Graham walks back rebuke of GOP storming of SCIF: ‘Good reason to be upset’

Sen. Lindsey Graham (R-S.C.) on Wednesday walked back an initial rebuke of the GOP congressman who stormed a closed-door hearing earlier in the day to protest the Democrats’ impeachment inquiry, first calling the move “nuts” before saying he changed his mind after learning that it had been a “peaceful protest.”

{mosads}“CORRECTION: I was initially told House GOP took the SCIF by force – basically like a GOP version of Occupy Wall Street,” Graham tweeted. “Apparently it was a peaceful protest. Big difference. I understand their frustration and they have good reason to be upset.” 


Graham had originally voiced criticism of the move by the GOP House members, telling The Associated Press, “That’s not the way to do it. That’s nuts.”

Dozens of Republican members of the House, including some members of leadership like House Minority Whip Steve Scalise (R-La.), barged into the secure hearing room in the Capitol basement, delaying the testimony of Laura Cooper, the deputy assistant secretary of Defense for Russia, Ukraine and Eurasia.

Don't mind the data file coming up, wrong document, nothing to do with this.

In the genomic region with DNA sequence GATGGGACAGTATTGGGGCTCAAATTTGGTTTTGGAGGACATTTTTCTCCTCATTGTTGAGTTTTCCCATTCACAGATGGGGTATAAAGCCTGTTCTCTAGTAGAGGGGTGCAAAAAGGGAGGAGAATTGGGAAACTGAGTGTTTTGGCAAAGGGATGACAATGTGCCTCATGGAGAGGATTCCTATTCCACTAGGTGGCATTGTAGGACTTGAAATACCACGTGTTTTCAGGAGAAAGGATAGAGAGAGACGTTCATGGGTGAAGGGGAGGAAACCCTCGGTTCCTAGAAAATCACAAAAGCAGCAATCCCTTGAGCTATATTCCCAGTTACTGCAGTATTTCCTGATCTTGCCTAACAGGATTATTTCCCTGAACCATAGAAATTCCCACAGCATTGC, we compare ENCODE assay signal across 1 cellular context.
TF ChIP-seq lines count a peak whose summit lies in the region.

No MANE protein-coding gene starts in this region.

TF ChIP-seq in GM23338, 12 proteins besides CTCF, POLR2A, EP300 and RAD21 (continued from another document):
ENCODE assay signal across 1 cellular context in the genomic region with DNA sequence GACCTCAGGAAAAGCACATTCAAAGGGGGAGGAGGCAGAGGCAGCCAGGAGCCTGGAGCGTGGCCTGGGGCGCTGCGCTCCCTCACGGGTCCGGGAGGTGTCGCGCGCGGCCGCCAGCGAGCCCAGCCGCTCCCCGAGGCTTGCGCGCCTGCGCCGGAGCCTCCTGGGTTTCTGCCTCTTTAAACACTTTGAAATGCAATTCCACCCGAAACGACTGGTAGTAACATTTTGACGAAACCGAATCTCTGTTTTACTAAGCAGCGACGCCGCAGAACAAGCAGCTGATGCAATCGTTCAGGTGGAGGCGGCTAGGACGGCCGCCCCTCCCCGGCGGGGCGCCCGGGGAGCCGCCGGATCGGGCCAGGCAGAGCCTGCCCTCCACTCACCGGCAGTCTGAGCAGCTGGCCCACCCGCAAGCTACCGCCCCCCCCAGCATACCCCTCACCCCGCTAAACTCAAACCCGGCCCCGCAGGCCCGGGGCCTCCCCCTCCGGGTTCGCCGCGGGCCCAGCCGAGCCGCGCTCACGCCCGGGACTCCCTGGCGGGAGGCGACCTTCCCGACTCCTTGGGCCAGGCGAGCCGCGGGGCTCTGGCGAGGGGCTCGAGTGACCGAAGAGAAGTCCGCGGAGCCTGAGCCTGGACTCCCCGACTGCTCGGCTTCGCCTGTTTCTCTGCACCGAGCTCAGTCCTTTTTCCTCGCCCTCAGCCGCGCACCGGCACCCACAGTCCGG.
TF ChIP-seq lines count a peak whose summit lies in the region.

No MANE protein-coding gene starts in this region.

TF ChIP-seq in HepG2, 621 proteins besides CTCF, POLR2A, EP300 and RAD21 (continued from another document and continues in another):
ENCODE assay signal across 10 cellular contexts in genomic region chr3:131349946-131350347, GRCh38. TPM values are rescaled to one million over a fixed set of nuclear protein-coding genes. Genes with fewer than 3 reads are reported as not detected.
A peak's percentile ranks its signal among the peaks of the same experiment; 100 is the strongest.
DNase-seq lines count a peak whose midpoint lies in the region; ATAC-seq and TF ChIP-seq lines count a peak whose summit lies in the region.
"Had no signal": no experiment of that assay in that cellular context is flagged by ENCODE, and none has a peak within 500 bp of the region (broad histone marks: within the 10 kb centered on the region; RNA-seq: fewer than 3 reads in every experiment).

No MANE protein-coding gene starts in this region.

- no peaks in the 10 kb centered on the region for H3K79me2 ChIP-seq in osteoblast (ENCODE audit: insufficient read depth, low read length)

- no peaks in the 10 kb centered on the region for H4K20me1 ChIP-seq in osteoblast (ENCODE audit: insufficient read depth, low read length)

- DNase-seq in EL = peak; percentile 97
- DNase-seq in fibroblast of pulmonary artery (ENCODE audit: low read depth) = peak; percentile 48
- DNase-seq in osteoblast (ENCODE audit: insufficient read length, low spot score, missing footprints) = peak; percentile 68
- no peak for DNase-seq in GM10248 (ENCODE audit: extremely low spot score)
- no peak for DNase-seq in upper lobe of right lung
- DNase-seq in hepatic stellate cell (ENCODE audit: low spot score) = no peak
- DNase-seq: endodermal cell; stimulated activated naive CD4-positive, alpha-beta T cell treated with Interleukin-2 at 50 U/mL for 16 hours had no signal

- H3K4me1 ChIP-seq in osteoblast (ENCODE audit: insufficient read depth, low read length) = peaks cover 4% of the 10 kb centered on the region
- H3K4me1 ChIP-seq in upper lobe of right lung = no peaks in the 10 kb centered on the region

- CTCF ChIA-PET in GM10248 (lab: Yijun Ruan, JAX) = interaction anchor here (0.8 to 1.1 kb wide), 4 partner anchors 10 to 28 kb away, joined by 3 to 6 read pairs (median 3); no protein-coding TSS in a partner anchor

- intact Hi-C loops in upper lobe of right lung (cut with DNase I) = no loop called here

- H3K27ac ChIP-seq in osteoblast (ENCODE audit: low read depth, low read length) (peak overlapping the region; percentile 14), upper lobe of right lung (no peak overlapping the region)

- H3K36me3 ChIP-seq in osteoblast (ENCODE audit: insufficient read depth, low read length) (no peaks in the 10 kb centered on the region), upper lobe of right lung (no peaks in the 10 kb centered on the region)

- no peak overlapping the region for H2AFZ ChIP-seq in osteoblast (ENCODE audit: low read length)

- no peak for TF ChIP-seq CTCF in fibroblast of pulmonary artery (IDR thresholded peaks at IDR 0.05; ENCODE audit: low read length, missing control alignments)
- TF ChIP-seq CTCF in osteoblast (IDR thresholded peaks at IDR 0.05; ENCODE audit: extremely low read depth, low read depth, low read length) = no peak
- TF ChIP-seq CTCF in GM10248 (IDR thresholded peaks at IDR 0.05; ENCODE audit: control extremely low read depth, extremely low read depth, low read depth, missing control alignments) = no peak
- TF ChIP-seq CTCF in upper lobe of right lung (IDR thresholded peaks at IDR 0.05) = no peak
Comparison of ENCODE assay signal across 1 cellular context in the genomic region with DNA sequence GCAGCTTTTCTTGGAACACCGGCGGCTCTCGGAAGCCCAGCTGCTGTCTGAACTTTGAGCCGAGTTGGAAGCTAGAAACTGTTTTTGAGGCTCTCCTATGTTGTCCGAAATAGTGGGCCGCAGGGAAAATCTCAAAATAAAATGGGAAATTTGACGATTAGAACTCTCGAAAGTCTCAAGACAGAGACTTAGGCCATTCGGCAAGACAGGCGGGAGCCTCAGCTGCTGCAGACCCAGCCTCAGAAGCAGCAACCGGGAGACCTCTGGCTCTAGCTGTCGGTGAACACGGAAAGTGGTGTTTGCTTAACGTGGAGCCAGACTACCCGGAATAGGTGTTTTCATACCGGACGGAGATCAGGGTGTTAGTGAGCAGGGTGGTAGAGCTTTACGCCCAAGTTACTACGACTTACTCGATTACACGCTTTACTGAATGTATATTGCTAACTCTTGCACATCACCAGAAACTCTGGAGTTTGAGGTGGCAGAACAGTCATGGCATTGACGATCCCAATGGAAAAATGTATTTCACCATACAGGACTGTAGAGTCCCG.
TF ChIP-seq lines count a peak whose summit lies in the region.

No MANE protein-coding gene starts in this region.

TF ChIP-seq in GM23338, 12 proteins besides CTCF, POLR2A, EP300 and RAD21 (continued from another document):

Graham also told the AP he didn’t like the process being behind closed doors and said transcripts should be made available from any impeachment inquiry interviews, according to the AP.

House Intelligence Committee Chairman Adam Schiff (D-Calif.) reportedly responded to the Republicans entering the sensitive compartment information facility (SCIF) by exiting the room with the witness. 

Some GOP lawmakers also brought cell phones into the SCIF, which is against the rules, and refused to leave.

Republicans have called out the Democrats for only allowing members of the House Intelligence, Oversight and Reform and Foreign Affairs committees to be present during testimonies involved in their impeachment inquiry and have requested the transcripts from these hearings be accessible for all members.

Graham has been a staunch defender of the president as the impeachment inquiry unfolds, agreeing with Trump on Tuesday that it was appropriate to call the process a “lynching.” 

Speaker Nancy Pelosi (D-Calif.) launched the impeachment inquiry in response to a whistleblower report that said President Trump pressed the Ukrainian president to investigate former Vice President Joe Biden and his family’s dealings with the country.

This report was updated with Graham’s additional comments at 4:59 p.m.